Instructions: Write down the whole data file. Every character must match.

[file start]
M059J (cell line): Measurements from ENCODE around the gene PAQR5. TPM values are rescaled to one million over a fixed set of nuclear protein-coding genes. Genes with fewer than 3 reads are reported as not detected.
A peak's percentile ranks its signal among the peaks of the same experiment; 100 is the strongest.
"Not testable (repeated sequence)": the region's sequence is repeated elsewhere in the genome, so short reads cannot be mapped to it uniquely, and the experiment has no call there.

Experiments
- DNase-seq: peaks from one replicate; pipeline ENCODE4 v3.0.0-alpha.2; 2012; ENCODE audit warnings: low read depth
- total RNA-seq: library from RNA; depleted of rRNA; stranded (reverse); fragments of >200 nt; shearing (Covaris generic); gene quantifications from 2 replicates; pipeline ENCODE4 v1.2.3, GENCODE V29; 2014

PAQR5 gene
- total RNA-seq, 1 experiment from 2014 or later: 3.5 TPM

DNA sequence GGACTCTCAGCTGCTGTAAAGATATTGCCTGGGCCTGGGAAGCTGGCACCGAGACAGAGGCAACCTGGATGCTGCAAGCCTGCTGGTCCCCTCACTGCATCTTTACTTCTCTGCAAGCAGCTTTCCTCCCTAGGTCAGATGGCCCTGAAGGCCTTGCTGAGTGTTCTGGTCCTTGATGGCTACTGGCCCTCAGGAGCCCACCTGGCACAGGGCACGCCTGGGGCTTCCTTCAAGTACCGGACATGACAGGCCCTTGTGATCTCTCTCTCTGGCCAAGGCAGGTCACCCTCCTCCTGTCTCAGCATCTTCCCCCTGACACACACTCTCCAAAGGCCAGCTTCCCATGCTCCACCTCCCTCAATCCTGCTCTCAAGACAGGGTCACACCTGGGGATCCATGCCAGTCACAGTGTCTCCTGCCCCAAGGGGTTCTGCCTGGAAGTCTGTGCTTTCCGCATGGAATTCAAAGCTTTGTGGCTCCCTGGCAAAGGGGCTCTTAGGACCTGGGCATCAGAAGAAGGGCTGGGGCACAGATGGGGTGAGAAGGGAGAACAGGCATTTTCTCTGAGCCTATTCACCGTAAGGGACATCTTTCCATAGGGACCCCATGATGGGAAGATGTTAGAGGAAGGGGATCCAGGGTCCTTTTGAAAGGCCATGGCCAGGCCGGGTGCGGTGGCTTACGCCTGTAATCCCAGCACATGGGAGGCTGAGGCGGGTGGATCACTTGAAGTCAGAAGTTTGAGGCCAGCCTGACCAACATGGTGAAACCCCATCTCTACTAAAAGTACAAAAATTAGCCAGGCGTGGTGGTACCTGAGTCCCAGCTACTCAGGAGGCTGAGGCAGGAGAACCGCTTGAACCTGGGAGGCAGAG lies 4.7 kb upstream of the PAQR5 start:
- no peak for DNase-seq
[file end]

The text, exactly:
M059J (cell line): Measurements from ENCODE around the gene PAQR5. TPM values are rescaled to one million over a fixed set of nuclear protein-coding genes. Genes with fewer than 3 reads are reported as not detected.
A peak's percentile ranks its signal among the peaks of the same experiment; 100 is the strongest.
"Not testable (repeated sequence)": the region's sequence is repeated elsewhere in the genome, so short reads cannot be mapped to it uniquely, and the experiment has no call there.

Experiments
- DNase-seq: peaks from one replicate; pipeline ENCODE4 v3.0.0-alpha.2; 2012; ENCODE audit warnings: low read depth
- total RNA-seq: library from RNA; depleted of rRNA; stranded (reverse); fragments of >200 nt; shearing (Covaris generic); gene quantifications from 2 replicates; pipeline ENCODE4 v1.2.3, GENCODE V29; 2014

PAQR5 gene
- total RNA-seq, 1 experiment from 2014 or later: 3.5 TPM

DNA sequence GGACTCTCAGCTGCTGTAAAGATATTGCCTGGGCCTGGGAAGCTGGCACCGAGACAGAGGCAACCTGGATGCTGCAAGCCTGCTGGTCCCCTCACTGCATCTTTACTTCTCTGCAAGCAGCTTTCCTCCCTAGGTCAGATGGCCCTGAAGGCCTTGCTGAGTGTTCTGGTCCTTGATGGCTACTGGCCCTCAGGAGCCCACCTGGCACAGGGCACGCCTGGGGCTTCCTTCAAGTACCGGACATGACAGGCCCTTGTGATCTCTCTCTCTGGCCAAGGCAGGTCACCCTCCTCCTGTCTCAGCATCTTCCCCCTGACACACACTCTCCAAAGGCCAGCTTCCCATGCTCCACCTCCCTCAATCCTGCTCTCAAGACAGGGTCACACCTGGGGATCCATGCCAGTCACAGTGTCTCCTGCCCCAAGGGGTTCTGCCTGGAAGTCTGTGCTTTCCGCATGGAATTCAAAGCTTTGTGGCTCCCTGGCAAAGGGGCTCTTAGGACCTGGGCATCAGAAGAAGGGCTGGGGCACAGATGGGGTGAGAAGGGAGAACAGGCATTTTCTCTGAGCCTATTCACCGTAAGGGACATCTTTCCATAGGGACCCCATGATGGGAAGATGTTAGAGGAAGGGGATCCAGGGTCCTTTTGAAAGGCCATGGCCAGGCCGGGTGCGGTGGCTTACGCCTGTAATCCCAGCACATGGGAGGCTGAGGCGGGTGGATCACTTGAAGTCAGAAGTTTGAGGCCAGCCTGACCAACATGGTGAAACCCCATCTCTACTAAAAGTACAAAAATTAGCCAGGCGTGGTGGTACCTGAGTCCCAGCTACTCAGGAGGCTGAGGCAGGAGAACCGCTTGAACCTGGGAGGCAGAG lies 4.7 kb upstream of the PAQR5 start:
- no peak for DNase-seq